My daughter has lost so much of her independence and she is so young. This program allows her to live in the community where she grew up, close to her support network, and it gives her a degree of control over her care and her future.

- Veteran's mother and caregiver

My Organization is a VDC Provider

VDC providers are Aging and Disability Network Agencies (ADNAs) that have completed a VA VDC Readiness Review, have a fully executed provider agreement with the VA and are serving Veterans referred by their local VA Medical Center(s). The following resources are available to support program administration:

The Veteran Directed Care (VDC) program serves Veterans of any age who are at risk of admission to an institution. Veterans hire workers, including family, friends, and neighbors, to provide personal care services in accordance with a Veteran-developed and Veterans Affairs (VA)-approved spending plan. Veterans receive assistance to manage their employer responsibilities from person-centered counselors and financial management services (FMS) providers. VA Medical Centers (VAMC) purchase VDC services from VA-approved Aging and Disability Network Agencies (ADNA) using Veterans Care Agreements (VCA).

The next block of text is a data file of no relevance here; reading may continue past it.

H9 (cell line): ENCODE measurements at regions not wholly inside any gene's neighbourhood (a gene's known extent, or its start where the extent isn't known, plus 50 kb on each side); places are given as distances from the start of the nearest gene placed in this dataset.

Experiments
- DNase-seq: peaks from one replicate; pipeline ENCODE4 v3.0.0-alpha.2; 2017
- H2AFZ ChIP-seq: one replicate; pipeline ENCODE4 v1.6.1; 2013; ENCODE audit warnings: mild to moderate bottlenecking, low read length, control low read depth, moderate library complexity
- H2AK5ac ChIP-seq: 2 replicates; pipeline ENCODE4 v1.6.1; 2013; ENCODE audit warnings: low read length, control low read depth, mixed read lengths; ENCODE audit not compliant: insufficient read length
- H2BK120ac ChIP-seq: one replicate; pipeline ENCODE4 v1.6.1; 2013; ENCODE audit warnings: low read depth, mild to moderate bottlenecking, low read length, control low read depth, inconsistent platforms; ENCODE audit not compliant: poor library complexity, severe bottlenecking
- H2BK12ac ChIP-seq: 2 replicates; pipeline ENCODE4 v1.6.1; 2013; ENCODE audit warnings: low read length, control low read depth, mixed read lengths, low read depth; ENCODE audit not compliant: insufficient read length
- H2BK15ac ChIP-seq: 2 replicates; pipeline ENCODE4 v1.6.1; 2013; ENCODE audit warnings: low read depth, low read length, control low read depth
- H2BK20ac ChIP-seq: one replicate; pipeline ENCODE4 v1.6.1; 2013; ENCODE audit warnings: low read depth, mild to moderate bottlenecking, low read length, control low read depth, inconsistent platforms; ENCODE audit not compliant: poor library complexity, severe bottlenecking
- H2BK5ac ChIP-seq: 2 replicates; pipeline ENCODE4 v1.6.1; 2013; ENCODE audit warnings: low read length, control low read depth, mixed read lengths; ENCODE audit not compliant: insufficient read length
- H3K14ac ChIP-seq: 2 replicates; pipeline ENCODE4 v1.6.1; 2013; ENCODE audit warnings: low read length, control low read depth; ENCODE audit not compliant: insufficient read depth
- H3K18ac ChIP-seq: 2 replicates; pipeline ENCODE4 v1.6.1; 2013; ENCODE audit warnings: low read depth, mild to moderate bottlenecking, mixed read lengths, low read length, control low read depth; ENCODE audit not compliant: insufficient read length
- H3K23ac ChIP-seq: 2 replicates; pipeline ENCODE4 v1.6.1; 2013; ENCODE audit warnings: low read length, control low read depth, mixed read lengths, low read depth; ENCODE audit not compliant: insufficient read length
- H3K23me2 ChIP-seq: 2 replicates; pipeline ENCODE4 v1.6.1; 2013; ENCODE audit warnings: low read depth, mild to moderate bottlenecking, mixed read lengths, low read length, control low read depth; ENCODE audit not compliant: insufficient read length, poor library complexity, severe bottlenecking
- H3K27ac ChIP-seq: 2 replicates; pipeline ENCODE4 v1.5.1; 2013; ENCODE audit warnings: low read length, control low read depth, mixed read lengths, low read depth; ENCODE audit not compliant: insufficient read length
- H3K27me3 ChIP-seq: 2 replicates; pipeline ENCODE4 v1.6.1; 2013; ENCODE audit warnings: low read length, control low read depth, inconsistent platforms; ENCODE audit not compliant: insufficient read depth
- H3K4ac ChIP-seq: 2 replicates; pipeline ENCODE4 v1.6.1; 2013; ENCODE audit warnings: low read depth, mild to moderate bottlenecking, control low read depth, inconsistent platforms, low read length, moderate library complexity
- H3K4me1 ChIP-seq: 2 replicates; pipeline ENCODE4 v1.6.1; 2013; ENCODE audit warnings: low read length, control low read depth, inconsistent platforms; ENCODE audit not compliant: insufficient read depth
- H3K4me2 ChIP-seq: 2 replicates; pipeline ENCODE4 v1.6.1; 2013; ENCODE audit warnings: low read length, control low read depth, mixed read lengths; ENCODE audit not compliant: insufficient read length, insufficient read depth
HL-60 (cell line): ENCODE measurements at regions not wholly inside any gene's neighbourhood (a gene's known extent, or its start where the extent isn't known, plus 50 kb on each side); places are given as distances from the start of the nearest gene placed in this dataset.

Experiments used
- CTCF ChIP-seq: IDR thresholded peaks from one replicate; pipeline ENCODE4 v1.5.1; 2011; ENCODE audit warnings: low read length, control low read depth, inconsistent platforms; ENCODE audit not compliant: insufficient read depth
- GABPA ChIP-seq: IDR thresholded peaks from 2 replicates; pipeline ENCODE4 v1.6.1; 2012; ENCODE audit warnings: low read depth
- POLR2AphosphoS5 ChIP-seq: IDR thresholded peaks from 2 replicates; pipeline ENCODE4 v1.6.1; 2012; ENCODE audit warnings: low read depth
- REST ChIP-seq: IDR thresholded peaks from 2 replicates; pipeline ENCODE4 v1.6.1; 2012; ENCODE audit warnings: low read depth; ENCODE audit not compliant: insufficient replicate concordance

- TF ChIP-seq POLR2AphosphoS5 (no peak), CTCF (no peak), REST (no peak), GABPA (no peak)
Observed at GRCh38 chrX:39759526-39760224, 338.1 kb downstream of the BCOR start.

The Operations Manual Template outlines information about VDC program operations to inform the development of a VDC provider’s VDC operations manual.
This guide is a resource that outlines billing and invoicing procedures to assist with and ensure timely and accurate reimbursement for VDC invoices.
VDC programs can use this Monthly Services Report template to track Veteran VDC spending by documenting actual spending.
The VDC Spending Plan helps map how Veterans intend to use their VDC budget and estimate spending during their authorization period.
The Veteran Health Administration (VHA) developed the Fiscal Year (FY) 2024 Case Mix Rate Calculator to locate Veteran Directed Care case-mix rates by state, county and case-mix level. The Veteran Directed Care Fiscal Year 2024 case mix rates replace the previous Veteran Directed Care Fiscal Year 2023 beginning on October 1, 2023.
Describes a high-level analysis of satisfaction survey questions from 22 tools used in programs in 2013.

The Veteran Handbook

The Veteran Handbook is designed for use by Veterans in the VDC program for guidance in understanding and navigating the VDC program as an enrollee. The revised Handbook is comprised of five separate documents, organized by topic area and designed to guide Veterans through different aspects of the VDC program:
Providers may contact with any questions or requests for technical assistance.

VDC Resources

VDC Webinars

VDC Archives

VDC Newsletters


Veterans Enrolled in VDC


VA Medical Centers Offering VDC


Aging and Disability Network Agencies Delivering VDC